U.S. Supreme Court overturns abortion right

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    • Recently, US Supreme Court overturned the landmark decision that established a constitutional right to an abortion.

    More about the issue:

    • The US Supreme Court overturned the landmark Roe v. Wade judgement of 1973.
      • It gave women in America the right to have an abortion before the foetus is viable outside the womb or before the 24-28 week mark. 
    • Striking down this judgement is considered as a significant step backwards for women’s rights in the U.S.
    • Given the global influence of the U.S. across every sphere, this is likely to stigmatise abortions worldwide , according to the Population Foundation of India (PFI).

    Abortion Laws in India:

    • Women in India do not have an unrestricted right to abortion under the law. 
    • Under specific conditions and to a certain extent, abortion is permissible based on a medical opinion.
    • The Medical Termination of Pregnancy Act, a piece of legislation passed by the Parliament in 1971, gave licensed medical professionals permission to perform abortions in specific predetermined situations.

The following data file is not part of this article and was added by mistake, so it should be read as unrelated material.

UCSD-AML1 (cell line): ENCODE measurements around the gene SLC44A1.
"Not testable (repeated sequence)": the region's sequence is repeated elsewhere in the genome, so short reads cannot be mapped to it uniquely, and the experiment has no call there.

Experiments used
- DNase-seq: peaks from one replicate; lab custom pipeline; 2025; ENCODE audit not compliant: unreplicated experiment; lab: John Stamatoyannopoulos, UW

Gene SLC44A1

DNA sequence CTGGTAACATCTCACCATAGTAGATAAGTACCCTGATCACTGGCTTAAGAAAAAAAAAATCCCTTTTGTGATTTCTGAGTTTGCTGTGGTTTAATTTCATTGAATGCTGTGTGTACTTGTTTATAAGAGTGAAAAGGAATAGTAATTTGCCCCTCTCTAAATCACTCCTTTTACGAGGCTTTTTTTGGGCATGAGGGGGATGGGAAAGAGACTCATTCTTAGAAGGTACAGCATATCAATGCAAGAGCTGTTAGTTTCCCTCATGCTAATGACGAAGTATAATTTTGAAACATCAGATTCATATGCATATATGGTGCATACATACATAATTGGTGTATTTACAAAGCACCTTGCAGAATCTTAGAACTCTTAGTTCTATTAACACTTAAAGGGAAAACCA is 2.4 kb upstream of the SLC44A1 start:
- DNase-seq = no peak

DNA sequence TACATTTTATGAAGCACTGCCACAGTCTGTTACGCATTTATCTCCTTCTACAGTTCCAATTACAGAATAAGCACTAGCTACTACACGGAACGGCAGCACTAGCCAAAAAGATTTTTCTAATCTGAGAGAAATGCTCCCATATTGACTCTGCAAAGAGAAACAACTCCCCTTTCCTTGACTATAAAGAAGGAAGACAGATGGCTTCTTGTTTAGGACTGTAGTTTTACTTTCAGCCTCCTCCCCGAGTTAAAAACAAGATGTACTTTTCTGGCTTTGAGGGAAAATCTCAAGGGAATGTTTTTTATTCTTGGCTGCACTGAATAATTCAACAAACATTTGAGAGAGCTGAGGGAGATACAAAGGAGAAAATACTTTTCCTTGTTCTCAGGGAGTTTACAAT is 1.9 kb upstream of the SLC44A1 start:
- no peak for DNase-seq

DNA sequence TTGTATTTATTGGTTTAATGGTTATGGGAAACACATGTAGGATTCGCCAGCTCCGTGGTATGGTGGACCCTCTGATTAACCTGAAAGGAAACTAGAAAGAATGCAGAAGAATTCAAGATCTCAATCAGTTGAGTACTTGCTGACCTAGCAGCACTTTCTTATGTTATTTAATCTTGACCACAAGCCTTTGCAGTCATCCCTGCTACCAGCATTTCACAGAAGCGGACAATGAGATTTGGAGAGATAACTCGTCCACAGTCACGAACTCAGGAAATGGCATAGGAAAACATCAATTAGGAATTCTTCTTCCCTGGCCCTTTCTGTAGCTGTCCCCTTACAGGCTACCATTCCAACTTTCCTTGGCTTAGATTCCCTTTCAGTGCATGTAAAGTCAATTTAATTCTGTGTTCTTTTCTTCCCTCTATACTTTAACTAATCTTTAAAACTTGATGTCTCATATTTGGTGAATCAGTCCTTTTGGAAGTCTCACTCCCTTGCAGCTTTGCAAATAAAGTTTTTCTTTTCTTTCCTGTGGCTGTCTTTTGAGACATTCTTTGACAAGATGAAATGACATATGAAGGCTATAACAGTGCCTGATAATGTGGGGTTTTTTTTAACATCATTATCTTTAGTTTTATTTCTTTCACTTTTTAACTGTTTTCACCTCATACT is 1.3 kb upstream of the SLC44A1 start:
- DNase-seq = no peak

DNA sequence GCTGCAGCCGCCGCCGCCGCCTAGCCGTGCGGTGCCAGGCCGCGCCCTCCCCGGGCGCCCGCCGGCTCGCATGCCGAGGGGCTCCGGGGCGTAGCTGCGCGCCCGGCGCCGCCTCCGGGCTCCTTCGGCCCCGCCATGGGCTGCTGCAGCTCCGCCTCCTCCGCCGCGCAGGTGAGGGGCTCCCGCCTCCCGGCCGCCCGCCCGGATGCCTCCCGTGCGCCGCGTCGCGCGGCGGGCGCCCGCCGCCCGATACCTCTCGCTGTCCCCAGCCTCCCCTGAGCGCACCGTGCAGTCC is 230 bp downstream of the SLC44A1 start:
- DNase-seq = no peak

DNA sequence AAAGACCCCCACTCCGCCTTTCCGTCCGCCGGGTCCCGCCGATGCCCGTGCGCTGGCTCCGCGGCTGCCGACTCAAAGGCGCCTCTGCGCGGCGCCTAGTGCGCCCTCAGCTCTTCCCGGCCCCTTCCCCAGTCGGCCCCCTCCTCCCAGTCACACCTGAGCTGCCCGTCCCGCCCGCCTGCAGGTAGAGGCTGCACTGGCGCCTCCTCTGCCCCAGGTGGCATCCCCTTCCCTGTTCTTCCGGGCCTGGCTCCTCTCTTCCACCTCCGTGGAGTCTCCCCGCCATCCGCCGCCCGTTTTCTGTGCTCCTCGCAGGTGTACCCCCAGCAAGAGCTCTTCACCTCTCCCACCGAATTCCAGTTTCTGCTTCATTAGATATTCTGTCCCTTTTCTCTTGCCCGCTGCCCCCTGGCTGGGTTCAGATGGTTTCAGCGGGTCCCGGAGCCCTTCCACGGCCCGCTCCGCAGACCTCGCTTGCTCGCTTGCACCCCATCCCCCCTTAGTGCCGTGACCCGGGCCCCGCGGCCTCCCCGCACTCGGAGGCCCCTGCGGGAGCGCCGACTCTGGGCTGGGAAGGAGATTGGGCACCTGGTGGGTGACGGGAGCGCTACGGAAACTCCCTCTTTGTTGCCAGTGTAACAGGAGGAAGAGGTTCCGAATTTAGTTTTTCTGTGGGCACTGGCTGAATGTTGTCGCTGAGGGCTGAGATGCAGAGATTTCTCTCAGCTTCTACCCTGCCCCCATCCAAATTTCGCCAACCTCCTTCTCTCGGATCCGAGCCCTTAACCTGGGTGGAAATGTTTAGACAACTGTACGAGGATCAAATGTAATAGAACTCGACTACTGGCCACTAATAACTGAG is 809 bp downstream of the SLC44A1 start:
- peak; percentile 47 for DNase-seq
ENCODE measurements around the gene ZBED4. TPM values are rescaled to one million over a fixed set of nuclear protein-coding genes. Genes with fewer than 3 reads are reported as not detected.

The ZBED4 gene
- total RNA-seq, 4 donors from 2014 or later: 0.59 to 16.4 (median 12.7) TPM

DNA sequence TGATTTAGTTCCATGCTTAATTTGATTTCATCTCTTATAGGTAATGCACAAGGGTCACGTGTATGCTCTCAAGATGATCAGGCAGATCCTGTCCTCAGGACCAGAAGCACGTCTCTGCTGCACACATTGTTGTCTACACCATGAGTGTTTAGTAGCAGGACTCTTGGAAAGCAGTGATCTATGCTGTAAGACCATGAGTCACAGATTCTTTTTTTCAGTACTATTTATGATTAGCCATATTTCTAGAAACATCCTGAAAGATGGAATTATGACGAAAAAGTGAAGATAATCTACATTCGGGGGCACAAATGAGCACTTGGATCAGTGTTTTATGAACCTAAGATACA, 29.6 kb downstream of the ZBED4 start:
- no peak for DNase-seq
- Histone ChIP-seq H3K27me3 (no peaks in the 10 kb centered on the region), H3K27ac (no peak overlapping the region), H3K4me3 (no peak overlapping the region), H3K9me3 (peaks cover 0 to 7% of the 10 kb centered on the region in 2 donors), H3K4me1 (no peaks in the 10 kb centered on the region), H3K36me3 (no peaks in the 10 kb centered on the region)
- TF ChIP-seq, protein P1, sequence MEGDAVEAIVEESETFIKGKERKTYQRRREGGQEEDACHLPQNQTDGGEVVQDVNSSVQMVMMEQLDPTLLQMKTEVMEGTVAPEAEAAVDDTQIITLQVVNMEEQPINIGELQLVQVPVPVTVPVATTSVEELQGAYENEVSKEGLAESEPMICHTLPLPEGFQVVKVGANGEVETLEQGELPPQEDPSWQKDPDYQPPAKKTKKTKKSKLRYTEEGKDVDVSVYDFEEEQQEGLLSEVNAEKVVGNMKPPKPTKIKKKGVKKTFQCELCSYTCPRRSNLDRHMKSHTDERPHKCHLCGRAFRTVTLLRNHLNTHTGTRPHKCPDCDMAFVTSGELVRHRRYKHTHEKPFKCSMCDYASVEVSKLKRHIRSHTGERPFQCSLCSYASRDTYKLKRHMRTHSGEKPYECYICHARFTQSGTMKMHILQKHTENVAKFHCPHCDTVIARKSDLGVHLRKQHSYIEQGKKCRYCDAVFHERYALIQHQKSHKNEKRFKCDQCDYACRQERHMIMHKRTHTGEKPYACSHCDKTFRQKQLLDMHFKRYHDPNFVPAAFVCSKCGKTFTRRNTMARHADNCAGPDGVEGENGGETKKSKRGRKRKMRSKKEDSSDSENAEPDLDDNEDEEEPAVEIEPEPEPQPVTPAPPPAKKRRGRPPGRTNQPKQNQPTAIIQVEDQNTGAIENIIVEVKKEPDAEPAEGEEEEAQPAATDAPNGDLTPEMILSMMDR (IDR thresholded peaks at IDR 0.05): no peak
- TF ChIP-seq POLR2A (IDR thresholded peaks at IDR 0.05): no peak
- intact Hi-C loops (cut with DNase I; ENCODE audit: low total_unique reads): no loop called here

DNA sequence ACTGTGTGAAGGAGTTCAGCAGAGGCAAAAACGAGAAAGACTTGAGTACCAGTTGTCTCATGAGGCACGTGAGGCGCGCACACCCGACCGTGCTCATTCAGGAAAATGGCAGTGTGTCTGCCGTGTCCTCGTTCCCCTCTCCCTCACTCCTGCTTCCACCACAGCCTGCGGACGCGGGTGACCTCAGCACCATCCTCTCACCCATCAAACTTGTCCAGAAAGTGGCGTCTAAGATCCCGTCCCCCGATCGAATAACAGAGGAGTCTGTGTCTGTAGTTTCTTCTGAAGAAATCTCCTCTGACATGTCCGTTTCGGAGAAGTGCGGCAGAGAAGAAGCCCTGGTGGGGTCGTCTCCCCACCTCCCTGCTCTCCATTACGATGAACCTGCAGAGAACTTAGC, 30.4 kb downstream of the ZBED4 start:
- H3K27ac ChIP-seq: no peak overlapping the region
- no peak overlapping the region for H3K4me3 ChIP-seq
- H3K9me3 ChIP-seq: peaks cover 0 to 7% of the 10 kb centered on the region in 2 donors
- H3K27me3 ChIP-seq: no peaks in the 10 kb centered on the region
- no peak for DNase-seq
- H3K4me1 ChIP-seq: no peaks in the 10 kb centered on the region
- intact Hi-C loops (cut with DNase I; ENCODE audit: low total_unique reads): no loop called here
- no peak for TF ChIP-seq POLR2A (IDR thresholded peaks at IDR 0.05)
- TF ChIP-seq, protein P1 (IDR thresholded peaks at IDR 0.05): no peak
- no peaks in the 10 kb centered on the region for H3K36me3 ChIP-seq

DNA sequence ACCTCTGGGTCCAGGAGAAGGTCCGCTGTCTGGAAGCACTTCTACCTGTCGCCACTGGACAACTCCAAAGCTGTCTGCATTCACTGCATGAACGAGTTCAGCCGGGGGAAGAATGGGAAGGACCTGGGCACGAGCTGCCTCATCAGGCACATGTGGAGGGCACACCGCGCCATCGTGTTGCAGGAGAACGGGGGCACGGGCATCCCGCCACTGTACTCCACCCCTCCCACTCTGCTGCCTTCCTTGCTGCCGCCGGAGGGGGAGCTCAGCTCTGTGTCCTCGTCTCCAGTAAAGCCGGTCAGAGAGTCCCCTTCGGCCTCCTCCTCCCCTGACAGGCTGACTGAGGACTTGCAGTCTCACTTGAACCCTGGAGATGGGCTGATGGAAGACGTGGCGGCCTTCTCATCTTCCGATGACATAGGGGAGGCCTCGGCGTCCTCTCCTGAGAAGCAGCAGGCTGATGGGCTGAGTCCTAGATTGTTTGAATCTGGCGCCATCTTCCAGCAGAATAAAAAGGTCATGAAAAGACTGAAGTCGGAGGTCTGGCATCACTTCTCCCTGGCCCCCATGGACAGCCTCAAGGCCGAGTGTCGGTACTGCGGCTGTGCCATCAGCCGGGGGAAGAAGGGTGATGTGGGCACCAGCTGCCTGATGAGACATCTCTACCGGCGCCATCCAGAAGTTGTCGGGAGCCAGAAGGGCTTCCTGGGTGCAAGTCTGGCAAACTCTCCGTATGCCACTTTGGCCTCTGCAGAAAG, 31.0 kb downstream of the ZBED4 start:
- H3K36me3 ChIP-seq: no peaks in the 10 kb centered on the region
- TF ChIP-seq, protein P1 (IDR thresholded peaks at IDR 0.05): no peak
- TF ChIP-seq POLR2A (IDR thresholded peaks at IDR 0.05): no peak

• This law was amended in 2021.

    Salient features of the “Medical Termination of Pregnancy Act 2021”:

    • Abortions before 20 weeks of pregnancy:
      • Terminating a pregnancy up to 20 weeks will only require the medical advice of one doctor.
    • Abortions upto or beyond 24 of pregnancy:
      • Abortion is legal for women in certain circumstances up to 24 weeks.
      • It would include:
        •  survivors of rape, victims of incest and other vulnerable women (like differently-abled women, minors) etc.
      • Opinion of 2 providers is required for termination of pregnancy of 20-24 weeks of gestation.
      • A state-level medical board will be set up to decide: 
        • if pregnancy may be terminated beyond 20 months till 24 months.
        • Such a decision can be taken by the medical board only after 
          • due consideration and 
          • ensuring that the procedure would be safe for the woman.
          • The time frame available to the Medical Board is 3 days.
      • The upper gestation limit not to apply in cases of substantial foetal abnormalities diagnosed by the Medical Board
    • Anonymity: 
      • Name and other particulars of a woman whose pregnancy has been terminated shall not be revealed except to a person authorised in any law for the time being in force.
    • Marital and age criteria:
      • Unmarried women can also access abortion under the above-mentioned conditions because it does not mention the requirement of spousal consent. 
      • If the woman is a minor, however, the consent of a guardian is required.
    • Intentionally causing a miscarriage:
      • Section 312 of the Indian Penal Code holds intentionally causing a miscarriage as a criminal offence.

    Significance:

    • Constitutional right:
      • The reproductive choice is personal liberty guaranteed under Article 21 of the Indian constitution.